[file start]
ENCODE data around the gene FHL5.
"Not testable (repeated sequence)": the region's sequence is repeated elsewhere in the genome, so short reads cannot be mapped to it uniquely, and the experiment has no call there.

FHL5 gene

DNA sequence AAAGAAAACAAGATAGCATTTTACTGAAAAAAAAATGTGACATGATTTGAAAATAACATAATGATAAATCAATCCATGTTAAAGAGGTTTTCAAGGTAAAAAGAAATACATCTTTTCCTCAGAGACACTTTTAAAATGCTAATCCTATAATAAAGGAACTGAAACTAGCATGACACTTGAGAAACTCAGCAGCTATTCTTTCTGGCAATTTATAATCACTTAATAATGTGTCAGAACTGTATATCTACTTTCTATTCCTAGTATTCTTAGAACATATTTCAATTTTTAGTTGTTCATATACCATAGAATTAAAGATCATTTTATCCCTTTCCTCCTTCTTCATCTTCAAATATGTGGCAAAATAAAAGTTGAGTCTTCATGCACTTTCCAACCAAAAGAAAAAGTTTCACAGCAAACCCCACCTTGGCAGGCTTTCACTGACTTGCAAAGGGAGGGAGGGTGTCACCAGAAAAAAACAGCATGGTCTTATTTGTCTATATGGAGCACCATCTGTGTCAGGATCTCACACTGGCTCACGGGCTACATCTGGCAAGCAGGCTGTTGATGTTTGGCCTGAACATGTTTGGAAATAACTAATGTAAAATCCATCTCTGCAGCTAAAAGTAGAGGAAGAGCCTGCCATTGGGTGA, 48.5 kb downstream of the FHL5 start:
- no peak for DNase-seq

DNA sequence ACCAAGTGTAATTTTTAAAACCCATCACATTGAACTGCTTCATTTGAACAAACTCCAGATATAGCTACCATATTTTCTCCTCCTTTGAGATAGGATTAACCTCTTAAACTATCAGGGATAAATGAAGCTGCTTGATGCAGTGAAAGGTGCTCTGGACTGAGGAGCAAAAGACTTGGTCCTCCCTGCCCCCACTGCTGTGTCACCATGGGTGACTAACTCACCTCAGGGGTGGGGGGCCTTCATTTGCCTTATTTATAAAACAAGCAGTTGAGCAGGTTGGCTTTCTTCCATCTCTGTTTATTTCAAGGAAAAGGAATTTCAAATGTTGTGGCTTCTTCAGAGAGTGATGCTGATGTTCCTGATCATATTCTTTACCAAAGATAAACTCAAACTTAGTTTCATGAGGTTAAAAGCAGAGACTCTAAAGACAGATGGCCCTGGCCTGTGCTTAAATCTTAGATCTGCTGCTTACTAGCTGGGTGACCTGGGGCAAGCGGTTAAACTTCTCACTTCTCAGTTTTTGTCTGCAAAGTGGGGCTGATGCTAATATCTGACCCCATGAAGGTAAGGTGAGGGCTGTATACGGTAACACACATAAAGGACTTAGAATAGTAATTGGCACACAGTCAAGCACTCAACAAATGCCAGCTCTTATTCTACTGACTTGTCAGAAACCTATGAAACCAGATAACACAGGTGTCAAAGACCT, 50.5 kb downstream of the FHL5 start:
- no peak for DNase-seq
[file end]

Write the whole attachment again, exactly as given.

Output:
ENCODE data around the gene FHL5.
"Not testable (repeated sequence)": the region's sequence is repeated elsewhere in the genome, so short reads cannot be mapped to it uniquely, and the experiment has no call there.

FHL5 gene

DNA sequence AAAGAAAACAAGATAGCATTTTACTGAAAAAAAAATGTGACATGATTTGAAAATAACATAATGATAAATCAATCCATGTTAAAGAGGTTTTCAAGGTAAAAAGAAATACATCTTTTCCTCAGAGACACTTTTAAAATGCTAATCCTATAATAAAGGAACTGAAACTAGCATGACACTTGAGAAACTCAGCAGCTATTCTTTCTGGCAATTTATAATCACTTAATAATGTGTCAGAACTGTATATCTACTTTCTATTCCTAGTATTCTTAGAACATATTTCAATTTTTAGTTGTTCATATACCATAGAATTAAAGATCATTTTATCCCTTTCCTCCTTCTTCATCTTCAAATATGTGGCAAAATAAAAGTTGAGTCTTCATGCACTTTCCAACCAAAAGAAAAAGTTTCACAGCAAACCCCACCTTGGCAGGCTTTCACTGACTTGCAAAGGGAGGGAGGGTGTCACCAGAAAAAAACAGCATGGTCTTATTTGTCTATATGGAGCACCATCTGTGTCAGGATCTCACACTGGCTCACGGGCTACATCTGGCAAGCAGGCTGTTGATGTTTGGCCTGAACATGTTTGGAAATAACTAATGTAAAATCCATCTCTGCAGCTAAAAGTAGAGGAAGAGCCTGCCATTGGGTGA, 48.5 kb downstream of the FHL5 start:
- no peak for DNase-seq

DNA sequence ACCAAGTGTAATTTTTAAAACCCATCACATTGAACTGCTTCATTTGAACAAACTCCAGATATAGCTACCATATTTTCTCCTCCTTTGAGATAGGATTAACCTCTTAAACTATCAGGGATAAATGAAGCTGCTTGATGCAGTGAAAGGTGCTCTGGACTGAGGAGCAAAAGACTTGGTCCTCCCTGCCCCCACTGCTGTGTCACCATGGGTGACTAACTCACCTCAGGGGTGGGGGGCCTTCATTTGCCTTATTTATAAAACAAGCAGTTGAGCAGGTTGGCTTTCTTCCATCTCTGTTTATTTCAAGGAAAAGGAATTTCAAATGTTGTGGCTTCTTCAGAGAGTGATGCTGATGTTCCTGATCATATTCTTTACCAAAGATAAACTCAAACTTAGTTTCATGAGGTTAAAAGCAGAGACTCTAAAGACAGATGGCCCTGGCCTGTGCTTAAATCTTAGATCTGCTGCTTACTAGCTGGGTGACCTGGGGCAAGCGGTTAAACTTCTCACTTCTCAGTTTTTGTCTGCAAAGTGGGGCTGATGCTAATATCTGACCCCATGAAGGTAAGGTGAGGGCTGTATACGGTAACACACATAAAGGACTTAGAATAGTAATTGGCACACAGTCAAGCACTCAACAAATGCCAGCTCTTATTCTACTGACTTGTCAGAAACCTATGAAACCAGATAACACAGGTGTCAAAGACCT, 50.5 kb downstream of the FHL5 start:
- no peak for DNase-seq